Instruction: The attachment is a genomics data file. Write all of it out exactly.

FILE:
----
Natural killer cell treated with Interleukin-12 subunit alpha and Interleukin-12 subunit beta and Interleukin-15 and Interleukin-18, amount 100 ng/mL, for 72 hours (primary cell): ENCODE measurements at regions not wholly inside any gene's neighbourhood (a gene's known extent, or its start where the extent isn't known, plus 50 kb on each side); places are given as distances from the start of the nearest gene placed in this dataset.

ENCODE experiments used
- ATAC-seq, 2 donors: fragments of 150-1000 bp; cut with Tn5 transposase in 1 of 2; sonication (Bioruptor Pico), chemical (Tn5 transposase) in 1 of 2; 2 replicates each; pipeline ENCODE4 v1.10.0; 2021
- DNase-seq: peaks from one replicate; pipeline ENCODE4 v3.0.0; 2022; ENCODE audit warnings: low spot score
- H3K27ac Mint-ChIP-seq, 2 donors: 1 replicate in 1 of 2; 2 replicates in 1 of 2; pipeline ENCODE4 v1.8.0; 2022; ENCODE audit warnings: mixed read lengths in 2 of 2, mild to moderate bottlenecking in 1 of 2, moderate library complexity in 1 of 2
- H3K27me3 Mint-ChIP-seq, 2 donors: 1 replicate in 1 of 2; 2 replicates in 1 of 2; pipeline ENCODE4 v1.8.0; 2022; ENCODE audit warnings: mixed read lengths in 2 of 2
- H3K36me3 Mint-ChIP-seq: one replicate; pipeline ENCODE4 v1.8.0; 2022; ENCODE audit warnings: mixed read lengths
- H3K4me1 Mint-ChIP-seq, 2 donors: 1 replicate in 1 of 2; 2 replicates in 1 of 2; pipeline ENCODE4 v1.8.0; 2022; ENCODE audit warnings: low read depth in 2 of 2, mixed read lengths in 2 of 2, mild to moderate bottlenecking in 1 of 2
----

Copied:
Natural killer cell treated with Interleukin-12 subunit alpha and Interleukin-12 subunit beta and Interleukin-15 and Interleukin-18, amount 100 ng/mL, for 72 hours (primary cell): ENCODE measurements at regions not wholly inside any gene's neighbourhood (a gene's known extent, or its start where the extent isn't known, plus 50 kb on each side); places are given as distances from the start of the nearest gene placed in this dataset.

ENCODE experiments used
- ATAC-seq, 2 donors: fragments of 150-1000 bp; cut with Tn5 transposase in 1 of 2; sonication (Bioruptor Pico), chemical (Tn5 transposase) in 1 of 2; 2 replicates each; pipeline ENCODE4 v1.10.0; 2021
- DNase-seq: peaks from one replicate; pipeline ENCODE4 v3.0.0; 2022; ENCODE audit warnings: low spot score
- H3K27ac Mint-ChIP-seq, 2 donors: 1 replicate in 1 of 2; 2 replicates in 1 of 2; pipeline ENCODE4 v1.8.0; 2022; ENCODE audit warnings: mixed read lengths in 2 of 2, mild to moderate bottlenecking in 1 of 2, moderate library complexity in 1 of 2
- H3K27me3 Mint-ChIP-seq, 2 donors: 1 replicate in 1 of 2; 2 replicates in 1 of 2; pipeline ENCODE4 v1.8.0; 2022; ENCODE audit warnings: mixed read lengths in 2 of 2
- H3K36me3 Mint-ChIP-seq: one replicate; pipeline ENCODE4 v1.8.0; 2022; ENCODE audit warnings: mixed read lengths
- H3K4me1 Mint-ChIP-seq, 2 donors: 1 replicate in 1 of 2; 2 replicates in 1 of 2; pipeline ENCODE4 v1.8.0; 2022; ENCODE audit warnings: low read depth in 2 of 2, mixed read lengths in 2 of 2, mild to moderate bottlenecking in 1 of 2